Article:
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c. Notification of Emergency Vehicle Movement. Emergency vehicles include fire
trucks, ambulances, and security vehicles. Installation Commanders shall ensure that their local
railroad operating directive includes a requirement for the notification of the railroad when an
emergency vehicle is in transit to an emergency site. The reason for this requjrement is to
facilitate the safe and rapid movement of emergency equipment without having to deal with trains
blocking roadways.
d. Track Out-of-Service Procedures. Track needs to be taken out of service for a
variety of reasons, ranging from planned maintenance to unsafe conditions to abandonment. Clear
records shall be kept on such actions so that track that is out of service is not used. These records
shall be part of the train crew notices book. See Section 3.3.b.
e. Signals. Any object waved by any person on or near the track is a signal to stop.
When not involved in giving hand signals, personnel shall avoid making motions which may be
construed as a hand signal. See Figure 3-12 for the approved hand signals and their meanings.
Crews shall be equipped with the proper equipment to safely pass signals. These items include
brightly colored gloves, mitts, or boards for daytime use and lanterns or flashlights for nighttime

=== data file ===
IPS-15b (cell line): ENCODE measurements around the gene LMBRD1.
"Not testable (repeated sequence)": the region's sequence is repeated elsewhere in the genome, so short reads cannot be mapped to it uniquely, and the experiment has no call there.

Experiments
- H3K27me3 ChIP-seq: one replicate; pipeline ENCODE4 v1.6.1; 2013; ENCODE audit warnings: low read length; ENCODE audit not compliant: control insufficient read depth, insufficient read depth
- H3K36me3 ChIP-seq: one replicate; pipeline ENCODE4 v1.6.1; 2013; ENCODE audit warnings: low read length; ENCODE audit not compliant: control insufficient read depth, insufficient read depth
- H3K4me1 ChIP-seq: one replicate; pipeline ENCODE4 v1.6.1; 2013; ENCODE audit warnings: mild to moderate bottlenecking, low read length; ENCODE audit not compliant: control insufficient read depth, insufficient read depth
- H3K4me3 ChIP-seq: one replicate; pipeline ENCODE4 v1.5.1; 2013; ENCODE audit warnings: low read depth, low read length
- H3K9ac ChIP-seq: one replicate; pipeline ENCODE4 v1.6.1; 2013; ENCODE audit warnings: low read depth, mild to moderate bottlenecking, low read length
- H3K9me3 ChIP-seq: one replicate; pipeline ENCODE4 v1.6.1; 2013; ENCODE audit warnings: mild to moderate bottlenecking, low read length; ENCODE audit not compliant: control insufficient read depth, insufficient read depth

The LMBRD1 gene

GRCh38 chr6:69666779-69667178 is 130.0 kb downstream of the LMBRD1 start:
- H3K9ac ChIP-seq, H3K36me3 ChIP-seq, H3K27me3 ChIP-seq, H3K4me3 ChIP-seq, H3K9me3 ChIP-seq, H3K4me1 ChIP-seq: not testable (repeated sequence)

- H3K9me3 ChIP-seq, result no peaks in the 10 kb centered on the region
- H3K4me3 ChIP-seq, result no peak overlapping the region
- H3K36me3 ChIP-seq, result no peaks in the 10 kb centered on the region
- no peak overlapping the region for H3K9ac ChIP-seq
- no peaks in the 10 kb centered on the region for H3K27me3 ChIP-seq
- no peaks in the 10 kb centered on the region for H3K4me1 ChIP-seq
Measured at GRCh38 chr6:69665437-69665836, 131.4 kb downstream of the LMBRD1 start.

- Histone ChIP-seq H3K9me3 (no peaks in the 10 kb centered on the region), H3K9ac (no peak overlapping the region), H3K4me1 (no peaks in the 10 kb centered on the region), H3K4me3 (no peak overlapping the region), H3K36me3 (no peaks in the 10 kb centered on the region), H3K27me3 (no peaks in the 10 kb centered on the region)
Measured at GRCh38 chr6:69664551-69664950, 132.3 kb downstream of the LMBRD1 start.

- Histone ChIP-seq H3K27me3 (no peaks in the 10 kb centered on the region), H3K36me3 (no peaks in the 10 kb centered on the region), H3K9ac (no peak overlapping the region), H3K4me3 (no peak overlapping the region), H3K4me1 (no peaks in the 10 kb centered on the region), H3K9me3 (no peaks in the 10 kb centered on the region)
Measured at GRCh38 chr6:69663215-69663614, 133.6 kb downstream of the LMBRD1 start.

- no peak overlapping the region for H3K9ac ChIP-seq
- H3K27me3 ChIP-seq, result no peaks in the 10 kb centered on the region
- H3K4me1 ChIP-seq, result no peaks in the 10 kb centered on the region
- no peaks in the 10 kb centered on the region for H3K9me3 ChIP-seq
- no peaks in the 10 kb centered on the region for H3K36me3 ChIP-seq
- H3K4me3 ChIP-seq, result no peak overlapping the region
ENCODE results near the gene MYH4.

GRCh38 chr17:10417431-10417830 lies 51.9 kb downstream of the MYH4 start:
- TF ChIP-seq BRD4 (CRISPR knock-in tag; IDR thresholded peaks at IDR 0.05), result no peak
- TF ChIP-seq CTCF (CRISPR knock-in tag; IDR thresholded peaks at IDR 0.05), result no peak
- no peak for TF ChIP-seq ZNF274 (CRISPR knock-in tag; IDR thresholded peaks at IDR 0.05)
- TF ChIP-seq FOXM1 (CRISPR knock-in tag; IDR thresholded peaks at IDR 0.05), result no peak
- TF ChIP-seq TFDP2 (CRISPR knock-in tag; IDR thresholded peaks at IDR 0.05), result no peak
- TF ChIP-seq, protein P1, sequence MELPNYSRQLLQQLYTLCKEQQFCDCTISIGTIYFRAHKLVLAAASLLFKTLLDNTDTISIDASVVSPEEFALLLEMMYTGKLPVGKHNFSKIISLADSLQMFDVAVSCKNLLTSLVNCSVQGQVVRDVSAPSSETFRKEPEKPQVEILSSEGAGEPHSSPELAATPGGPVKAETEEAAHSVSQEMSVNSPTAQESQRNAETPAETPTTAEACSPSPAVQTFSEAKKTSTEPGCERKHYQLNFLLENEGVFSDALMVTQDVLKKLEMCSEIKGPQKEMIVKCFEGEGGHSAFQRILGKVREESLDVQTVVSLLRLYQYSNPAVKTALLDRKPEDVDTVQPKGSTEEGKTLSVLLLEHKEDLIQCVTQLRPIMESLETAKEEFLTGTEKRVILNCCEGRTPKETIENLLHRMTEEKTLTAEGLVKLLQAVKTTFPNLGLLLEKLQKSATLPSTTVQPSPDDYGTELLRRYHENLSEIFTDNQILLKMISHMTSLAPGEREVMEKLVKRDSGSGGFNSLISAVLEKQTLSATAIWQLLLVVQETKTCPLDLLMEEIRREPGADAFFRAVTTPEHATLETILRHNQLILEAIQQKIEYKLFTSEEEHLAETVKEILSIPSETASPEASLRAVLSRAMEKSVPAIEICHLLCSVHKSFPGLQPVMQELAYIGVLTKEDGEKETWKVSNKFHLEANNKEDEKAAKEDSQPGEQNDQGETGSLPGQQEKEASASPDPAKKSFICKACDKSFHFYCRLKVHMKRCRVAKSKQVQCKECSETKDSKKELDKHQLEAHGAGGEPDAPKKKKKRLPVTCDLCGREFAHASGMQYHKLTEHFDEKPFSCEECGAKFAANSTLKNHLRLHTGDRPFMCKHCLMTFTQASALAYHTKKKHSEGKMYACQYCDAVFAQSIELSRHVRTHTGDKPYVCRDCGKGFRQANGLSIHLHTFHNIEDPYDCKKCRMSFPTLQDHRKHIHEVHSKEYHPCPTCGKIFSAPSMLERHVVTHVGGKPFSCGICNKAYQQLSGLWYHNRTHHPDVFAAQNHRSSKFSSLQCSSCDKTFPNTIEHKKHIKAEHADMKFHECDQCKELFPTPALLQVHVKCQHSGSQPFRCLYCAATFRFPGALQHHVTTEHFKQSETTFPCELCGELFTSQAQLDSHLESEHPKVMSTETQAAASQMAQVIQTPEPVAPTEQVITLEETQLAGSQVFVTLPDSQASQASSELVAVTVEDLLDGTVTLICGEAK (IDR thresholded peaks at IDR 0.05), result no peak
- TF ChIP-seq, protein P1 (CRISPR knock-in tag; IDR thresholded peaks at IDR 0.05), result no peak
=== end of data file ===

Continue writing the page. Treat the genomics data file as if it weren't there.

use.
Radio and other means of voice communication may be used instead of hand signals to convey
information when the use of hand signals is not possible. Crew members shall understand exactly
which moves will be made while radio is being used to control the movement of a train.
(1) Locomotive bell. Except where the momentary stop and start is a continuous
switching movement, the locomotive bell shall be rung when the locomotive is about to be moved,
while passing through tunnels, and while approaching crossings at grade. Ringing shall begin
sufficiently in advance of entering crossing to provide warning. If distance permits, warning shall
be given not less than one-fourth mile before reaching crossing and continue until the crossing is
occupied. Ring bell in all congested areas where vehicular or pedestrian movement is present.
Ring bell elsewhere when necessary as a warning signal.
(2) Locomotive horn (whistle). The horn shall be used in conjunction with the bell
when approaching grade crossings as outlined in Section 3.3.e.(6). The horn shall be used
whenever the train or locomotive is approaching a track maintenance gang, track or car inspector,
or other personnel on the right-of-way. The horn shall also be used to alert any trespasser(s) to
the danger of the approaching train or locomotive. See Figure 3-13.
(3) Whistle Boards. The Installation Commander shall direct a person knowledgeable
in railroad operations to conduct an annual review (in January) of the installation's railroad track
system to determine where whistle boards should be placed. The purpose of this review is to
determine the high risk areas where it is prudent to remind engineers to sound the horn to warn
others of an approaching train.
Typical high risk areas are heavily traveled shopping, office, and industrial areas; schools; day care
centers; blind spots; etc. The review shall also address the cost of installation and maintenance of
whistle boards; however, safety shall not be sacrificed for cost savings. A current letter, signed
and dated, stating that the annual review was conducted shall be on file.
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